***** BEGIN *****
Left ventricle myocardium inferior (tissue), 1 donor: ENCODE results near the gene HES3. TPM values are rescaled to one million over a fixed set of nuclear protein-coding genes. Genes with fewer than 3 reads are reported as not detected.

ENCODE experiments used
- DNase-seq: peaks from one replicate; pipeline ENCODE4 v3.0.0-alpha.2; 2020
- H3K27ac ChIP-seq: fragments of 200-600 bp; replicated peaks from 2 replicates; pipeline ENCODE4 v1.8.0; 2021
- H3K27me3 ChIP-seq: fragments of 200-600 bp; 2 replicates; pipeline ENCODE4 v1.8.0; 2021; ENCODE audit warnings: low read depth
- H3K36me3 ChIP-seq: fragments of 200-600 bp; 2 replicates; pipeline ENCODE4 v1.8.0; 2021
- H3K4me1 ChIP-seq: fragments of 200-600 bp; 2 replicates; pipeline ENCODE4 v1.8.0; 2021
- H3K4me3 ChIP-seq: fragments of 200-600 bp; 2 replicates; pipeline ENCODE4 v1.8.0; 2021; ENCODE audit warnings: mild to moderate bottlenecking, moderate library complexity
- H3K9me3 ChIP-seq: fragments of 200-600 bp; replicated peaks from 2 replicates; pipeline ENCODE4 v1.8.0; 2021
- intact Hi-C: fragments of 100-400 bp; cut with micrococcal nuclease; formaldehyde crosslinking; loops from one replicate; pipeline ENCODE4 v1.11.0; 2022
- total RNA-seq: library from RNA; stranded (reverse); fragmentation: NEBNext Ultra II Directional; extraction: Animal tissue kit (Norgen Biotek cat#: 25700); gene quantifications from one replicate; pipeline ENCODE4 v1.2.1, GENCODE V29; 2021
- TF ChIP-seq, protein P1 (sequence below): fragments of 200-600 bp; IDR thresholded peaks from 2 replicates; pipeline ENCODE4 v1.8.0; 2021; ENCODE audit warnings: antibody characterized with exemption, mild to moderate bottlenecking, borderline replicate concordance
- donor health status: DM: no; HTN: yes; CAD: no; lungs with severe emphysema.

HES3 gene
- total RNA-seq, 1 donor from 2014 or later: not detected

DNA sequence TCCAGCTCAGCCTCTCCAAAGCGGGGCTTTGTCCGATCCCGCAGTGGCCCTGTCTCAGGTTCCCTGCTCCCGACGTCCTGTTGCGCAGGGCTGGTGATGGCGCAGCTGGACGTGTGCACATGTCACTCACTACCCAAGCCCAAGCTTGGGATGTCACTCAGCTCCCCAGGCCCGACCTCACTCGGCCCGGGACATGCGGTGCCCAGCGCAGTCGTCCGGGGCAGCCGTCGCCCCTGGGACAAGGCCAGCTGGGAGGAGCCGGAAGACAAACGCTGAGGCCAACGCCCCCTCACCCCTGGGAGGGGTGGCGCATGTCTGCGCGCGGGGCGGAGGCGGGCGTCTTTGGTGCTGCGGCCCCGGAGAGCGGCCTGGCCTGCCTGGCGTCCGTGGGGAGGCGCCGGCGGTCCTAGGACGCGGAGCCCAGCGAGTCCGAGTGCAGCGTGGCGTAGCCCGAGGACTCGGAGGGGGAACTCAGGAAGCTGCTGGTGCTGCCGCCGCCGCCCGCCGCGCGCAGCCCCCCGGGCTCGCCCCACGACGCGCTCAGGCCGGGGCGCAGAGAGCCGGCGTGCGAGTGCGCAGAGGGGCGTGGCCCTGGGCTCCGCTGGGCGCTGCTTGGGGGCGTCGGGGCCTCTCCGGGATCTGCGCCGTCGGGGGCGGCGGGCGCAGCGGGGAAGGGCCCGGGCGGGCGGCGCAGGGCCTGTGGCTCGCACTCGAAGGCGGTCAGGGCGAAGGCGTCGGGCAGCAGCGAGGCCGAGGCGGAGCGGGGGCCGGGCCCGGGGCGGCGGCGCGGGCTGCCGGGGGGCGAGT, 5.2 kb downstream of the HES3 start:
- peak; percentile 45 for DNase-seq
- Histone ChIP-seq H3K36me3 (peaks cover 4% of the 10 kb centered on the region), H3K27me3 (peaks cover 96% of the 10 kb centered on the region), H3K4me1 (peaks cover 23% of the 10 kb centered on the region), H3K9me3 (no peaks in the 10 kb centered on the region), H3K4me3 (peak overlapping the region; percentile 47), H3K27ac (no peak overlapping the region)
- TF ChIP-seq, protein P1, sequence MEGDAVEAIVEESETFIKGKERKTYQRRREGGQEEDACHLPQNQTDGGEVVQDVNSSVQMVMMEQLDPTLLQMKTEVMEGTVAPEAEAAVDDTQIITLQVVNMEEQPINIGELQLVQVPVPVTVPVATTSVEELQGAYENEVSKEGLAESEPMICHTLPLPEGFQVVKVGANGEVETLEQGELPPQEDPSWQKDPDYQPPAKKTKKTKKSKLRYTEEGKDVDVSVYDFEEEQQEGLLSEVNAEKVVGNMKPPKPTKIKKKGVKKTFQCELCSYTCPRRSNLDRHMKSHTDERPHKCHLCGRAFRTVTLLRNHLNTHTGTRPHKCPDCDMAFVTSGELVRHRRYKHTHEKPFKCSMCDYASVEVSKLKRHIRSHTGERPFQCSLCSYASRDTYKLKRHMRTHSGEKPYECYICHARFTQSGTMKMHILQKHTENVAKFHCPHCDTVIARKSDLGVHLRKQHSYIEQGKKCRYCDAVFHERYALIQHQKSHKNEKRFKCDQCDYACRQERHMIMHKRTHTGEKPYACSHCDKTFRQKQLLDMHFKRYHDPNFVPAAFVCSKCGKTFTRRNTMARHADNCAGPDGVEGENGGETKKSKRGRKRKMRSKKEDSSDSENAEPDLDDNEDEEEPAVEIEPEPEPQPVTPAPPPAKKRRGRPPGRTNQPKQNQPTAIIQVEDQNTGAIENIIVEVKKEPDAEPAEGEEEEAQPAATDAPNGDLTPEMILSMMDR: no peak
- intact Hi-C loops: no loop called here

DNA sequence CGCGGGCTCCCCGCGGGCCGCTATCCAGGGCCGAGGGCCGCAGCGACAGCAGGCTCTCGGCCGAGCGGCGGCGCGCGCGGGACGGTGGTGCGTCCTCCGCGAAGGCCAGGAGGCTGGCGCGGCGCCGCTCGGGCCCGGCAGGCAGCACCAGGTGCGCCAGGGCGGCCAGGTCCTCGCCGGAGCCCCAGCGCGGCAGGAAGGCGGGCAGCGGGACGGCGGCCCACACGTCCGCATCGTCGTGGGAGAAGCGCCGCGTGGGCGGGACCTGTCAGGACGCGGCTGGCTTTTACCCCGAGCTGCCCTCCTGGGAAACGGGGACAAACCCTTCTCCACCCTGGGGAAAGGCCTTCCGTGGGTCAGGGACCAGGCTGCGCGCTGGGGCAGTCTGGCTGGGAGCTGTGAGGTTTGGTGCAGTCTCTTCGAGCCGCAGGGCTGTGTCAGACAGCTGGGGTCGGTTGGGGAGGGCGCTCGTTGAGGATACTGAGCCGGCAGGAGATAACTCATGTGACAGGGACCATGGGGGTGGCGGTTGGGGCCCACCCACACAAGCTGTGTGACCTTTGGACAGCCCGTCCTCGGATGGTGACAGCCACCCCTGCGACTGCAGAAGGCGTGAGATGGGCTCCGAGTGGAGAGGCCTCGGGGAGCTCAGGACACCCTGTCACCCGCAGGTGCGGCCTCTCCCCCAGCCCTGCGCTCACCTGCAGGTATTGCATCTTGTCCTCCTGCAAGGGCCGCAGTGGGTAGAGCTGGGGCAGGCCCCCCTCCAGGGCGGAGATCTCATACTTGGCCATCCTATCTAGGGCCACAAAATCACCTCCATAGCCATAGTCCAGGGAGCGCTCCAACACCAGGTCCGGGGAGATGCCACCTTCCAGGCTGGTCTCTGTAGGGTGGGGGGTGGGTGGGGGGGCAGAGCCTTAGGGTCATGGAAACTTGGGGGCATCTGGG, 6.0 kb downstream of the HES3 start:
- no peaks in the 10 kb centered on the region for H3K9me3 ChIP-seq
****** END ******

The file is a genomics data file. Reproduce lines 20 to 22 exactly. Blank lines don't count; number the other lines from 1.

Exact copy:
- intact Hi-C loops: no loop called here

DNA sequence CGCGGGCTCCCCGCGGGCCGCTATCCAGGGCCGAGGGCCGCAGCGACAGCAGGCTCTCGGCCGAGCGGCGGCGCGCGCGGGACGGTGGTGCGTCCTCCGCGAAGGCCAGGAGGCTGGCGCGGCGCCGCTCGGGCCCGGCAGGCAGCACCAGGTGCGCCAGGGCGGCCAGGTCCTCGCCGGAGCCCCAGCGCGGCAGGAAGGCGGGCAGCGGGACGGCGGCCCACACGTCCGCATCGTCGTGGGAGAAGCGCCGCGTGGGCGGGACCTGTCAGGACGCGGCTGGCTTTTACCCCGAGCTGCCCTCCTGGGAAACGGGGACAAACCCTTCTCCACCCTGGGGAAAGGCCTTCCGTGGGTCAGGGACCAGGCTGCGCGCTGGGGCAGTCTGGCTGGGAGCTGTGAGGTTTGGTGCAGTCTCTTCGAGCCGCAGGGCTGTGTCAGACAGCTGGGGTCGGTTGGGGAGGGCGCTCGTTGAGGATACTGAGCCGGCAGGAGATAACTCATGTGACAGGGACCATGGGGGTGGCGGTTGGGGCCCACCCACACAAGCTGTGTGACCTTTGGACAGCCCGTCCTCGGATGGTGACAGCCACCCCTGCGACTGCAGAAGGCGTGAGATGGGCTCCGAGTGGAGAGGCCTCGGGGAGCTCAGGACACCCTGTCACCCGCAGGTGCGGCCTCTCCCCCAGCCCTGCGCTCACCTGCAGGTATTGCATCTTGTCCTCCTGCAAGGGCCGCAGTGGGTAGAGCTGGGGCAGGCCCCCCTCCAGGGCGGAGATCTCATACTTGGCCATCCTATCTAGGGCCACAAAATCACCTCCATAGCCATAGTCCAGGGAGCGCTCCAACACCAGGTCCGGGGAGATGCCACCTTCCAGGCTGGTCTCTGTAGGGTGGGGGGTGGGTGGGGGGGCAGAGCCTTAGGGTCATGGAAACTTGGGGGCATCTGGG, 6.0 kb downstream of the HES3 start:
- no peaks in the 10 kb centered on the region for H3K9me3 ChIP-seq